View Full Version : Old Man "irish" Pat Lawlor Fights On

04-06-2006, 12:55 PM
Old man Irish Pat fights on in ring
At 42, Lawlor seeks two more big paydays vs. Holyfield, Tyson
By Dave Newhouse,

BOXER "Irish" Pat Lawlor is right out of a Damon Runyon novel. He's the onetime pride of San Francisco's Sunset District, he trains on a whim, he swills beer associated with Clydesdales, and he can't make himself retire.
He's 42, long past his pugilistic prime, and his weight has ballooned from middleweight to heavyweight. At best, he was a journeyman boxer, winning one of those nondescript championship belts. Only his belt does have notches.
Lawlor owns victories over Roberto Duran and Wilfred Benitez. He caught them with the sun going down on their careers, but a win is a win.
Now Lawlor wants two more notches: Evander Holyfield and Mike Tyson. Don't ask Irish Pat if he's out of his mind, for he's been broke, jailed, homeless, hospitalized, divorced and on his own since 14.
He's a perfect Damon Runyon character, only he's interested in writing his own book. And Holyfield and Tyson Irish Pat says both are a possibility would make two interesting chapters, regardless of their outcomes.
Lawlor hasn't fought since a four-round draw last year, but he showed up at King's Gym in Oakland recently for a short workout and an interview.
Q. Why do you want to keep fighting?
A. Money. Definitely money, money, money. I lived on boxing when I was doing it before, so I never really banked anything. Never had too many big paydays the most money I made was $25,000 fighting Duran, and I lost it over a girl who was a snake.
Heavyweight is where there is bigger money. I'd like to get a couple of big paydays and put it away. One fight might do it. Then I'd open up a pizza parlor/sports bar in the Mission District, with films of old fights.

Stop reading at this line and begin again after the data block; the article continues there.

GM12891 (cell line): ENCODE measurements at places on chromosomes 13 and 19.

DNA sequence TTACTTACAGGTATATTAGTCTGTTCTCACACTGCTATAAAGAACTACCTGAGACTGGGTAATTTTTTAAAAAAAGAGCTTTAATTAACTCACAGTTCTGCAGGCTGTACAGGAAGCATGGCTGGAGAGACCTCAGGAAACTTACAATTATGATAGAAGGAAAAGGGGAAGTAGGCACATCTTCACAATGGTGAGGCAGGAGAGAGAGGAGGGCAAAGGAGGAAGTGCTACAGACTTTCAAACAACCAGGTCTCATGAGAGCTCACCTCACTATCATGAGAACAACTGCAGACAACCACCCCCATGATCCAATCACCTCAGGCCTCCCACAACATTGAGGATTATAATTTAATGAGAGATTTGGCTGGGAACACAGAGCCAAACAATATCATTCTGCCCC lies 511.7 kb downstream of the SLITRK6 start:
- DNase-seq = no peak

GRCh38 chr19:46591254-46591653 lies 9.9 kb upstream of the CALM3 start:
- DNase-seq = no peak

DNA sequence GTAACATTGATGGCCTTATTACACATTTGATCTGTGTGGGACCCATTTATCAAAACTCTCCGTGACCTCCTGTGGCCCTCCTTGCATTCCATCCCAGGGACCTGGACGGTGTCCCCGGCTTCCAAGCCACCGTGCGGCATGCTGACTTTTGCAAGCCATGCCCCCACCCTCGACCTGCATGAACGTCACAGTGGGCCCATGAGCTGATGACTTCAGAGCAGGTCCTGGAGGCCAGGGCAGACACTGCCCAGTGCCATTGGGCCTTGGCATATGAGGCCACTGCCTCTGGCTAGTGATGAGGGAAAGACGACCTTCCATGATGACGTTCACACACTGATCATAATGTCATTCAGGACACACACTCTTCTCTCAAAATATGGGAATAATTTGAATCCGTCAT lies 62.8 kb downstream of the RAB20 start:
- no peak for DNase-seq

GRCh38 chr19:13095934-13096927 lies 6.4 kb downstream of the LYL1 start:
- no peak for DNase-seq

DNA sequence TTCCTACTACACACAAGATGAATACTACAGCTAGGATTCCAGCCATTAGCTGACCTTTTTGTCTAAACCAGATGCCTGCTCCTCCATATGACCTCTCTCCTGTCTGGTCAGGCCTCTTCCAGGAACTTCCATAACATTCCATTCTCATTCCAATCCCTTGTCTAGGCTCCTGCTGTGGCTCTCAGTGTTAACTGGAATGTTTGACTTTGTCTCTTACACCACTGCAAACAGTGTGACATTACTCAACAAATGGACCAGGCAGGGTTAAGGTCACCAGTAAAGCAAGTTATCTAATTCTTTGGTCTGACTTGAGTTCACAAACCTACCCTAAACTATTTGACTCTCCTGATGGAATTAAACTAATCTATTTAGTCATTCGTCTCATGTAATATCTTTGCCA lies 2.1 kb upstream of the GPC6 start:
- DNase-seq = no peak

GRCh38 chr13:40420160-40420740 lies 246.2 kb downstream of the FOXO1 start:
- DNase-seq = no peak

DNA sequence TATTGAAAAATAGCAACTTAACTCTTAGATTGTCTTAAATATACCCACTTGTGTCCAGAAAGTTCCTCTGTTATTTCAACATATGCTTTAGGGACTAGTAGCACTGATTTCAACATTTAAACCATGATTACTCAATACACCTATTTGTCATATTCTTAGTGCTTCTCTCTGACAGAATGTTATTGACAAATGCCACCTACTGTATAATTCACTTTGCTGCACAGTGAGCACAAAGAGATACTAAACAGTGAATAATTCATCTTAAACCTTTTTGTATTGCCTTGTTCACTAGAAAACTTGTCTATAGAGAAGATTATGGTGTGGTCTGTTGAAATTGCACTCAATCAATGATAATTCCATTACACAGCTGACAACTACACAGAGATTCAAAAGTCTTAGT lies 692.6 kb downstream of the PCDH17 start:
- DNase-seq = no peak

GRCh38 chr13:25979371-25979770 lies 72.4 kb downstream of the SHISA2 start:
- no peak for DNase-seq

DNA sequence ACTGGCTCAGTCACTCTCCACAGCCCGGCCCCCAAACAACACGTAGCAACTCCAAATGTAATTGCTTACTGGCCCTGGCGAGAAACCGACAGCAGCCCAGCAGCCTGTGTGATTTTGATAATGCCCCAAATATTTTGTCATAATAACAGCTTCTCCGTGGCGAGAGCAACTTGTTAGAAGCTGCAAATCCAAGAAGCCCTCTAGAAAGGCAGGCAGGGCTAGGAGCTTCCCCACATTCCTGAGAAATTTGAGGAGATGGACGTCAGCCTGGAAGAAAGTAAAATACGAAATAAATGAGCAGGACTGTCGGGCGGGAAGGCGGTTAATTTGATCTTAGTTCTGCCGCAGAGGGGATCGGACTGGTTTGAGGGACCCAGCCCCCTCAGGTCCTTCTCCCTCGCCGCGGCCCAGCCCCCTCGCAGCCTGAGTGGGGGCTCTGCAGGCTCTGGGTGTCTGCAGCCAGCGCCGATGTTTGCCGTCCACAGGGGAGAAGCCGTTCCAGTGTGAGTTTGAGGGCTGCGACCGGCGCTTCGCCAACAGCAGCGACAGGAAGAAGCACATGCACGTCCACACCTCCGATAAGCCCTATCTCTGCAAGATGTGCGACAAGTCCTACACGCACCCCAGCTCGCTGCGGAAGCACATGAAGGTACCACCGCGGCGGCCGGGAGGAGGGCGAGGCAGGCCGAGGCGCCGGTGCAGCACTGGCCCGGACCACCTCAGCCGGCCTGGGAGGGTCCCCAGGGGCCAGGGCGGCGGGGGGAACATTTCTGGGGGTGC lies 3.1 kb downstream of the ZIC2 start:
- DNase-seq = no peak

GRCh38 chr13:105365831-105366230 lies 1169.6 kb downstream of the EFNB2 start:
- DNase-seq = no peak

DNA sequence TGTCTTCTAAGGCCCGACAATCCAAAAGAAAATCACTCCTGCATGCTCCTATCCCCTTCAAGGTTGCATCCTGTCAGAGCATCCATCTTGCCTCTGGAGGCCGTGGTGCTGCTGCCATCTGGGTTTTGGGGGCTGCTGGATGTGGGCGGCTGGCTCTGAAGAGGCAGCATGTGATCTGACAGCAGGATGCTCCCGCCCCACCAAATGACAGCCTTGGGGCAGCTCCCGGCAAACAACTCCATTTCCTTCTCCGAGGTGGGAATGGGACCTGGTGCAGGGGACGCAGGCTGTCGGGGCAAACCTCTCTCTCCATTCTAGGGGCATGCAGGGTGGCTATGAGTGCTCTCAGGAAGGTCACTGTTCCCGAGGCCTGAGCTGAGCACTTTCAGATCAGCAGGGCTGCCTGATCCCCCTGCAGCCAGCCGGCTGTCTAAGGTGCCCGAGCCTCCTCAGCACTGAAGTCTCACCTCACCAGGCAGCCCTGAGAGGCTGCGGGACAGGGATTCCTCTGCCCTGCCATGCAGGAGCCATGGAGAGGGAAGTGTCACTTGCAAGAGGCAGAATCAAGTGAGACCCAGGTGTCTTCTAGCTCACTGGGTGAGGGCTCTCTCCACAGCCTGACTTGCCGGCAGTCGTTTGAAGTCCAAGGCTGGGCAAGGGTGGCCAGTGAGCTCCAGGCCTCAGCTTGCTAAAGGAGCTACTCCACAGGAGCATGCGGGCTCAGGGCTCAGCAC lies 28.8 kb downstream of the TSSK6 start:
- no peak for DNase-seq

Q. Fighting Holyfield and Tyson, wouldn't you worry about being badly hurt? A. I don't feel like I'll get hurt at all. That's the furthest thing from my mind. I never think like that. Boxers would be stupid to think that way. Look, I know I'm staying (in boxing) too long, but it can't hurt. I want to have Holyfield and Tyson on my rsum.
Q. Wouldn't you be more fearful of those two than Camacho and Duran?
A. Definitely. They're heavyweights. But you've got to get over it before you get to the event. When I fought Terry Norris, I knew he was the best fighter in the world, pound for pound. The first round, he beat the hell out of me. I did all right in the second, then they stopped it in the third after he broke my nose. He gave me the worst beating that I've had in boxing.
Q. At 42 and out of shape, what could you bring to the ring against the likes of Holyfield and Tyson?
A. My body's in good shape when I get a shot of cortisone. I've trained on 12-ounce curls for the arms. But for Holyfield, I bring safety. His safety. The best I could do is tap, tap, tap a victory. I have seven knockouts in 23 wins. I'm not a big puncher at middleweight. We're talking heavyweight.
I'm in heavyweight shape, or in shape enough to be a heavyweight. Heavyweights throw maybe 15 jabs a round. Pathetic. Middleweights throw 40 to 60 easily. I should have gone to heavyweight years ago. I've passed 16 kidney stones trying to break weight down, to be a middleweight. I never want to go there again.
Q. Being so heavy, isn't your boxing effectiveness reduced?
A. No, no. It would be if I was young and stupid, trying to go in there and run around. You'll notice, Camacho doesn't go in there and run around anymore. He plants his feet, throws feints and gets the opponent backing off.